MUMBOWRAN, THE ABORIGINE. This poor wretch has now been seventeen days in the watchhouse at Corio, without any formal charge having been brought against him. During the greater part, if not the whole of this time, he has been in irons, and, it is said, fed on bread and water; he is kept in a cell separate from the other untried prisoners, thus having solitary confinement added to his other miseries. This has been a most atrocious affair throughout. He has been protected with a vengeance. The pitiful cries of the poor wretch often disturb the neighbourhood. Where are the Chief Protector and his Assistant? The latter, we are aware, visited the prisoner once; we know not what passed, except that the black roared with agony; and relapsed into his first fit of terror, from which he was then recovering. He is one of the best-looking aborigines we have seen, young, well-formed, neat limbed, and of great strength; his behaviour has been such as even to draw pity from the constables; when he raves about his “pickaninny Mara” (his child, a few months old) his tears are quite touching, and hardened must he be who would be ashamed to sympathise with him.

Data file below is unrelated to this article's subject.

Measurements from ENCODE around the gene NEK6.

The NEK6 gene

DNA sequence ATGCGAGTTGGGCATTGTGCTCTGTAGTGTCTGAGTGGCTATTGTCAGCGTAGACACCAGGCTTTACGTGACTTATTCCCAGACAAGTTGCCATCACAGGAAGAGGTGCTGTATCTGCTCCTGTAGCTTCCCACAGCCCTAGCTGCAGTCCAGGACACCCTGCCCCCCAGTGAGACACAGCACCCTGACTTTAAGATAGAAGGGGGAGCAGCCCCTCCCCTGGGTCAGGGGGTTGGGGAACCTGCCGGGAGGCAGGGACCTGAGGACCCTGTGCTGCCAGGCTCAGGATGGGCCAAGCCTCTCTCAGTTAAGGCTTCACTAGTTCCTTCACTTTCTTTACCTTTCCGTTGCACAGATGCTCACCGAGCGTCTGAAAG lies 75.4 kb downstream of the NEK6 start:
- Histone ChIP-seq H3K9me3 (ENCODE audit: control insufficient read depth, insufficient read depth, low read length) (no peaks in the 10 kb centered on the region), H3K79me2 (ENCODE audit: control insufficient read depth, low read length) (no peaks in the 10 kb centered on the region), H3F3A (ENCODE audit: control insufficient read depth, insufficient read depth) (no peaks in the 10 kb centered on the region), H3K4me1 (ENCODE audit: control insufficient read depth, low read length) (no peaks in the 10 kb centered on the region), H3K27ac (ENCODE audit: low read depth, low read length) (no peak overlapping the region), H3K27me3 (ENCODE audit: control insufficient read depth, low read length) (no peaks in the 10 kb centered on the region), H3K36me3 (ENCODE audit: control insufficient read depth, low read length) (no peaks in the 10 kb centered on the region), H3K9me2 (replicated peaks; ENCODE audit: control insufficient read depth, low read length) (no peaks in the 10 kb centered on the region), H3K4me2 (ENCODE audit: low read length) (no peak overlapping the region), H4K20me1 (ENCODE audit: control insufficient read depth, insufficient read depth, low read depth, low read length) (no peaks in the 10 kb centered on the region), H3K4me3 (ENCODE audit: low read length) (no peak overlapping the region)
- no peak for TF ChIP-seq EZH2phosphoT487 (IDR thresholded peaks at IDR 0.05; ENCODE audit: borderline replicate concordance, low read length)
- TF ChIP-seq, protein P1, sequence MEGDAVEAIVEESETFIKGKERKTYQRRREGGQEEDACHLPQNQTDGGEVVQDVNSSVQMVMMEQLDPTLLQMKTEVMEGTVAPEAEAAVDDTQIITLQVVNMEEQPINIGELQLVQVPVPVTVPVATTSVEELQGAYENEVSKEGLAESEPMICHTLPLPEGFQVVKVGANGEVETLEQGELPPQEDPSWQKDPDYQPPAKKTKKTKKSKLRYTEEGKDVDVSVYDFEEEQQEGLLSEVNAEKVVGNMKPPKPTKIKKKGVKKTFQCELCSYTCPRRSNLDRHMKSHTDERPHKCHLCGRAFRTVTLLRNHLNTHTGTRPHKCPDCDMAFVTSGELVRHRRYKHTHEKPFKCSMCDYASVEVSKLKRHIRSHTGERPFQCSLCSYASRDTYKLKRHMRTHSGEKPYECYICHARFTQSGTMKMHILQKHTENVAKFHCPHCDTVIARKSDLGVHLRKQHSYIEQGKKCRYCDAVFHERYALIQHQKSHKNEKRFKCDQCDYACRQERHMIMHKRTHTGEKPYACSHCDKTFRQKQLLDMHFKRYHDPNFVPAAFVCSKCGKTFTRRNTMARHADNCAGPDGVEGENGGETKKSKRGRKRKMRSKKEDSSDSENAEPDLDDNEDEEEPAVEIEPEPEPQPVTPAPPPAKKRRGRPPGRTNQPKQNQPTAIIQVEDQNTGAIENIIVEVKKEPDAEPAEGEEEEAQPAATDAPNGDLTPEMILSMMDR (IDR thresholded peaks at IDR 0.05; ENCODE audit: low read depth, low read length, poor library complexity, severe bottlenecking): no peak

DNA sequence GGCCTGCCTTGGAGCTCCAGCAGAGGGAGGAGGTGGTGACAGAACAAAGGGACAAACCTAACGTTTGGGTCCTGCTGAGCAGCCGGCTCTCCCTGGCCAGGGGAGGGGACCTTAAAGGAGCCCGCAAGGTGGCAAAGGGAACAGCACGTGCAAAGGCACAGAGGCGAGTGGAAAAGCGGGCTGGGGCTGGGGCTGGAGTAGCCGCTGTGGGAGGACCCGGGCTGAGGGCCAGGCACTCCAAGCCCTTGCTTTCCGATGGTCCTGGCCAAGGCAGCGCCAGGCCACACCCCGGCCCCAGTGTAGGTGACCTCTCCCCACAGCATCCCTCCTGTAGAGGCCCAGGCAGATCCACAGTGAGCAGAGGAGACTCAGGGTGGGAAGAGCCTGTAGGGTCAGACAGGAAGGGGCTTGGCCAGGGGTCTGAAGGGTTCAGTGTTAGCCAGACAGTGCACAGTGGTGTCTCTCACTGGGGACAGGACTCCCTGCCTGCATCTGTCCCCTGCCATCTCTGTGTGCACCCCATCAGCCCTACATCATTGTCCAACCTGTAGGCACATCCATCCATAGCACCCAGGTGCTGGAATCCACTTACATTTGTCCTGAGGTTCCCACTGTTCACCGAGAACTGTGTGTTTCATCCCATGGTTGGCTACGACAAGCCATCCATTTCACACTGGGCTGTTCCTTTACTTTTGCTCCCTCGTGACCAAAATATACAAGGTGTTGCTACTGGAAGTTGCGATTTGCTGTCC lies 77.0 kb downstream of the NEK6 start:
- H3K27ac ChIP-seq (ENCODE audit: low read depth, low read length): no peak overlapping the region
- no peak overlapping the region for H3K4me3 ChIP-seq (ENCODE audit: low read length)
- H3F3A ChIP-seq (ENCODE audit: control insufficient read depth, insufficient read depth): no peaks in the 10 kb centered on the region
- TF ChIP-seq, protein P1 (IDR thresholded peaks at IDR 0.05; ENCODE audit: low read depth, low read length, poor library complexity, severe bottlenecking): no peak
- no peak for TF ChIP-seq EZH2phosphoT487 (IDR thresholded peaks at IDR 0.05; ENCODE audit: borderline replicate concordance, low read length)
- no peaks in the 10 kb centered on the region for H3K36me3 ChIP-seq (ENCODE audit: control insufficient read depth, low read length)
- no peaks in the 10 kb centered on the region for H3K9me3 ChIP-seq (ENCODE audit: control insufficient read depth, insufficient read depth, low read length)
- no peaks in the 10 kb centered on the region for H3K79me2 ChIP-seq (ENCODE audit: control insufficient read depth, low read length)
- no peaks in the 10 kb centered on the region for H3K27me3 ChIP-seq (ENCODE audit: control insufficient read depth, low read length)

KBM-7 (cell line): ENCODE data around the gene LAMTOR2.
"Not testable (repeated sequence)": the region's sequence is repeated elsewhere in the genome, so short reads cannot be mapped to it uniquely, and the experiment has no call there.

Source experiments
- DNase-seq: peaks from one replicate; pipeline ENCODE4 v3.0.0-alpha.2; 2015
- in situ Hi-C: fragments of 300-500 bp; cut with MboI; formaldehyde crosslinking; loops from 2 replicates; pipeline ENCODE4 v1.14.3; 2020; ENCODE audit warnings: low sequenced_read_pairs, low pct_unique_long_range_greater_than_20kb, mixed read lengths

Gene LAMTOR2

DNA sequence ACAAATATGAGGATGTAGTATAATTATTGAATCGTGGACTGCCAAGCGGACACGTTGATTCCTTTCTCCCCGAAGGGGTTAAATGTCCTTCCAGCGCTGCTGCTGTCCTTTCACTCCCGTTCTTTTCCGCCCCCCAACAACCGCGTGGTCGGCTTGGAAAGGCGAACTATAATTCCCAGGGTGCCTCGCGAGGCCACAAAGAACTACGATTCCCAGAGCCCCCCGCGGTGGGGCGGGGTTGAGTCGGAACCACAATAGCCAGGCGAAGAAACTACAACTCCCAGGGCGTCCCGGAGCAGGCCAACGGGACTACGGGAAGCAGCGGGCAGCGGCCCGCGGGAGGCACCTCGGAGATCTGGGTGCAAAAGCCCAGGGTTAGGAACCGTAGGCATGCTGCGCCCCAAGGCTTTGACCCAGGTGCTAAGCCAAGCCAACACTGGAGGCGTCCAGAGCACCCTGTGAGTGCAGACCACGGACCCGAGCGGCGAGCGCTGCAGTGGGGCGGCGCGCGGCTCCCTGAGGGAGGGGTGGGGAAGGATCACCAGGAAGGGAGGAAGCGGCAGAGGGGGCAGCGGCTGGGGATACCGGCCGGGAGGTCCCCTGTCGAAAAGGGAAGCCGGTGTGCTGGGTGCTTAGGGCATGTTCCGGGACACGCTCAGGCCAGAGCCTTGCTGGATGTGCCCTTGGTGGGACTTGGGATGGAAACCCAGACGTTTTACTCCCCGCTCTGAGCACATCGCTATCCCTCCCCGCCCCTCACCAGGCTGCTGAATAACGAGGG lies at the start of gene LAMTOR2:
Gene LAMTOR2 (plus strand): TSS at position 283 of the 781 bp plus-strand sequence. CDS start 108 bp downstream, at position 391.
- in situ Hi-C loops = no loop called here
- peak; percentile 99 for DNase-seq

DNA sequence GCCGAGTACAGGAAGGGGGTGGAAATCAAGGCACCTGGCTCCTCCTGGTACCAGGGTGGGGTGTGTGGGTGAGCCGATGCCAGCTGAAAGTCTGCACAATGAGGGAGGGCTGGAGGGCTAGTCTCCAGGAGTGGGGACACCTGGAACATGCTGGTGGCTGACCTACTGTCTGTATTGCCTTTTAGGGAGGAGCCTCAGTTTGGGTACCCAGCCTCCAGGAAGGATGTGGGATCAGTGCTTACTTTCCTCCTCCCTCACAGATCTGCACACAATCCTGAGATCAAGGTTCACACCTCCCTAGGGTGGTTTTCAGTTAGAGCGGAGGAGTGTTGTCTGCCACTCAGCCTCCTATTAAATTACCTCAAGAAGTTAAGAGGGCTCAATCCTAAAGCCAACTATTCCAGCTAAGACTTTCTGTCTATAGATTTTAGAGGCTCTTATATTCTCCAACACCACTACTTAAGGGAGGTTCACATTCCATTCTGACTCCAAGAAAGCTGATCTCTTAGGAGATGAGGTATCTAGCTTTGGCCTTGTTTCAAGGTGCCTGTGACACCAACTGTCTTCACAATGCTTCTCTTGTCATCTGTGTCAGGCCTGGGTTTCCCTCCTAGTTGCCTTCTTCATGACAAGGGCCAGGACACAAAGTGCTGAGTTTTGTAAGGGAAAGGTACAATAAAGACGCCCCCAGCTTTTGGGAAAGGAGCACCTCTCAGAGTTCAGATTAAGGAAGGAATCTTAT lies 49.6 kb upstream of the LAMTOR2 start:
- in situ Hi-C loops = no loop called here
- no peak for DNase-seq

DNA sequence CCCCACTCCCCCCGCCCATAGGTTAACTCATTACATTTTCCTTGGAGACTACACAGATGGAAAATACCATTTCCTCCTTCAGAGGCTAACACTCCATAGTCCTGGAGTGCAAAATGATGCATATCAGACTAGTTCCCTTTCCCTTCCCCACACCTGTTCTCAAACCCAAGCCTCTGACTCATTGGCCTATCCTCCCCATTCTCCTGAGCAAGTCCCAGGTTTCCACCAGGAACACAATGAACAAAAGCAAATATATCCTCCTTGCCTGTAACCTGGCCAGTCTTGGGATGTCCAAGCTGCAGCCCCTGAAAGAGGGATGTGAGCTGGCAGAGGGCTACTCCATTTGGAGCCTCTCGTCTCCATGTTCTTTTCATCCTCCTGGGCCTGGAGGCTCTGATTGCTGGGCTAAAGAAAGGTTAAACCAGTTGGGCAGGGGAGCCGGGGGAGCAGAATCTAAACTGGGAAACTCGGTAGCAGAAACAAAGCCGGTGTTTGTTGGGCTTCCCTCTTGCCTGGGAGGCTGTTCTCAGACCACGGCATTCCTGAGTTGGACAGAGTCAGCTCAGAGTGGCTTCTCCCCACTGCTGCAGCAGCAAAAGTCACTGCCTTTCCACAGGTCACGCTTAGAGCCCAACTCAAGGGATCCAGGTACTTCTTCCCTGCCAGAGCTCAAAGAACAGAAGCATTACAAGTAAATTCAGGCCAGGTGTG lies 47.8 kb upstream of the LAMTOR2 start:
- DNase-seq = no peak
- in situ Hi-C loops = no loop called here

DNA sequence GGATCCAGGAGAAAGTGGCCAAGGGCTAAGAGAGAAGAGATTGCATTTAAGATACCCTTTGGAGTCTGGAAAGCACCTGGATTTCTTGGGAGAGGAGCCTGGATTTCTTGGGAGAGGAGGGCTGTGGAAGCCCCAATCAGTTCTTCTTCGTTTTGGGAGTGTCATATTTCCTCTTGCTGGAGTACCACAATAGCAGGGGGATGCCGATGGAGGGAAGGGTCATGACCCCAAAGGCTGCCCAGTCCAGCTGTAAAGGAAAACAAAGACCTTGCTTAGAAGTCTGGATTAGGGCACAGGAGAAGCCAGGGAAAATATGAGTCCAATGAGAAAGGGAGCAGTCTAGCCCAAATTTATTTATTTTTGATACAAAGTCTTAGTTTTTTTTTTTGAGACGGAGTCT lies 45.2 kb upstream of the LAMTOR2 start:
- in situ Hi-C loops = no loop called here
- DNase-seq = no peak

In the absence of any official examination, it is difficult to arrive at the truth of the affair which has led to his imprisonment. The following particulars may, we think, be depended upon: — A wild black fellow (Mumbowran belongs to the Barrarbool tribe, who consider themselves civilised, and look upon the others as barbarians!) — a wild black fellow was guilty of attempting to murder a shepherd near Lake Colac. The Barrarbool tribe took the law into their own hands, and wreaked their vengeance upon the guilty black; the affair was conducted in a deliberate manner, according to their notions of law and justice; and he was put to death by a party of natives, who showered their spears upon him simultaneously. So far from supposing that he had been guilty of an illegal act, Mumbowran afterwards boasted that he threw the last spear. The manner in which he was taken is sufficient to stamp disgrace upon the Protectorate; the white perfidy of the Protector is rarely equalled in the annals of black treachery. Mumbowran was rewarded, and ‘ gammoned’ to carry a parcel to the watchhouse, where he was entrapped.

Should this account be substantiated, and we have every reason to believe that it will, we have no hesitation in giving our opinion that the conduct of the blacks was not only blameless, but praiseworthy. Though ignorant of European law, they outraged none of its maxims; if they did not go through its forms, they at least acted according to its spirit. They are now punished for protecting the whites — a crime they will take care not to be guilty of again.